During the 1950s, many C No.7 rifles were stripped down into parts by the Canadian military
and the serviceable items were returned in to stores. The receivers were burnished of their serial numbers,
resulting in a slight flat spot in that area, and the finish in the area was touched up.
While some of these receivers will have been used over the years to repair damaged rifles in service,
many more were either sold as surplus or liberated from the DND.
As of year 2000, the DND still held approx 500 receivers in this condition.
Enterprising individuals would often assemble Cno7 rifles from parts, and stamp new serial numbers in to the receivers.
Sometimes they knew enough to use a serial number in the right range of production for the year of receiver,
but quite often the rifles would be serialized to whatever number happened to be on the No4 bolt handle used in the assembly.
Some of these post factory rifles can be found with serial numbers well beyond the 2L0000 mark,
and even with Savage or British numbers stamped in to them.
These “garage workshop” assembled rifles are often lacking in the quality controls which include un-indexed barrels,
improper head spacing, and poor stocking up conditions.
As a guide, proper serial number rationalization can be broken up into the following years:
1944: 0L1 to 0L7000
1945: 0L6000 to 1L4000
1946: 1L2000 to 2L0000
These are certainly a rough guide only, and we have been made aware by a reader of a rifle,
with a 1946 dated receiver, that has a serial number in the supposedly 1944/45 "OL" series; indeed the rather interesting number '1234'.
It should perhaps be borne in mind that, while receivers were no doubt dated during manufacture,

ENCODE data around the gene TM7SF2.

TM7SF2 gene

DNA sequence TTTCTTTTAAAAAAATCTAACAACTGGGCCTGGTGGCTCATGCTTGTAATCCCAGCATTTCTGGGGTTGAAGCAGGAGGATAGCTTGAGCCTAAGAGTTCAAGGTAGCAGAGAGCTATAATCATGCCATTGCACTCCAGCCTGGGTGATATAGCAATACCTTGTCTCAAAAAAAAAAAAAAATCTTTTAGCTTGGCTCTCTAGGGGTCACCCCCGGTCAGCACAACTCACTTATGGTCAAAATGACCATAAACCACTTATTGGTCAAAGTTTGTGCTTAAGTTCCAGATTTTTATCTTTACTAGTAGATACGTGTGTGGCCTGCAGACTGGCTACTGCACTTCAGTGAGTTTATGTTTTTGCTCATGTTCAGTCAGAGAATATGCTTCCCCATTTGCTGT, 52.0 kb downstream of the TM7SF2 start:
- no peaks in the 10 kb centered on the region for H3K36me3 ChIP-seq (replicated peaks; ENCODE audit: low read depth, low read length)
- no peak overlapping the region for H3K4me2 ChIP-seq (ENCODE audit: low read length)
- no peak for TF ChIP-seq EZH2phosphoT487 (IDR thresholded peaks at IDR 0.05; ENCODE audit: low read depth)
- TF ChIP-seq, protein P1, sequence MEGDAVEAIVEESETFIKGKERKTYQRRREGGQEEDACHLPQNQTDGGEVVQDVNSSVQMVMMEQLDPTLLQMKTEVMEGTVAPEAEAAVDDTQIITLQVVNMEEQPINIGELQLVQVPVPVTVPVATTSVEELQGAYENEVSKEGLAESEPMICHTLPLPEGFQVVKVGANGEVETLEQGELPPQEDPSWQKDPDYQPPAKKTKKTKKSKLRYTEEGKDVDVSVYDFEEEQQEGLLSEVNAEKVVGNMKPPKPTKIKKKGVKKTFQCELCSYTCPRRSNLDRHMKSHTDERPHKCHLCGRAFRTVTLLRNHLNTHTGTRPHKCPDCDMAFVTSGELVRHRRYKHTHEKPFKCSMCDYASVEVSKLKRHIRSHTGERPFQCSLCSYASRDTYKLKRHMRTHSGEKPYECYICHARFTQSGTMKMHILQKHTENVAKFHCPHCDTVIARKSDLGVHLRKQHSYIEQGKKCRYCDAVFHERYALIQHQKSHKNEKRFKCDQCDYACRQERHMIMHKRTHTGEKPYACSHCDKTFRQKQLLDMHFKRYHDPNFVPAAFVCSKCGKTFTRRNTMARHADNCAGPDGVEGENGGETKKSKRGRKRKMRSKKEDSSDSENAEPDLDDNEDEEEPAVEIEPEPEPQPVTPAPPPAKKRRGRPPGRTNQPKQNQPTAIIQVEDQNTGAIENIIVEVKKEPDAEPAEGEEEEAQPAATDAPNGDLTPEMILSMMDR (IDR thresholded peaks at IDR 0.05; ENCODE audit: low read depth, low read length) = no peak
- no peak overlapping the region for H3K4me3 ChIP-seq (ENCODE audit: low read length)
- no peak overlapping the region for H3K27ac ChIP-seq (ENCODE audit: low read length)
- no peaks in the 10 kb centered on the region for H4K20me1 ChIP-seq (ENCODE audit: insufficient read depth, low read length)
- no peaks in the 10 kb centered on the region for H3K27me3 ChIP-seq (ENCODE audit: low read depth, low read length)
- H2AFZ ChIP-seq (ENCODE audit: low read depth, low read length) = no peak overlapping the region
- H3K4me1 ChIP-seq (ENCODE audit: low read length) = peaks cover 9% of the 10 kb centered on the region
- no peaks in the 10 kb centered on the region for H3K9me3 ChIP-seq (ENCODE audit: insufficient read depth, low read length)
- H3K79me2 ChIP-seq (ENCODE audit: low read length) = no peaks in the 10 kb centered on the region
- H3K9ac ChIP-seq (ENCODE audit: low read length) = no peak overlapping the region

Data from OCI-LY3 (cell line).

serial numbers are likely to have been added later from any series selected.
In fact we hold here an unnumbered new 1946 receiver that has never been fitted to a rifle.
Its bolt, though, is prefixed "1L". Such receivers are about, and could easily be, and probably have been, used to build up 'new' rifles.
One 1946 rifle in our collection, in its transit chest, is outwardly only serial numbered on the woodwork;
the fore-end carries an "OL" prefixed number, but neither the bolt nor the butt-socket are marked.
While the earlier quoted figures exceed annual production numbers quoted by Skennerton in “The Enfield Story”, they will take into account some observed examples of unaltered factory rifles, bearing in mind the likelihood that receiver production exceeded annual assembly.
The “L” in the serial number was for Long Branch, the place where these rifles were produced.
It was the practice for North American Commonwealth arms production, beginning during 1941, that the letter indicated the place of production.
Other letters found on North American made commonwealth firearms include “T” for Toronto (Inglis),
C for Chicopee Falls (Stevens-Savage), and W for Walkerville (Border City Industries).
The Cno7s were issued with a wooden chest similar to the no15 sniper rifle chest, but a few inches smaller in height.
Besides the rifle, the chest would contain the items from the Equipment Issue Scale (EIS) no 3023,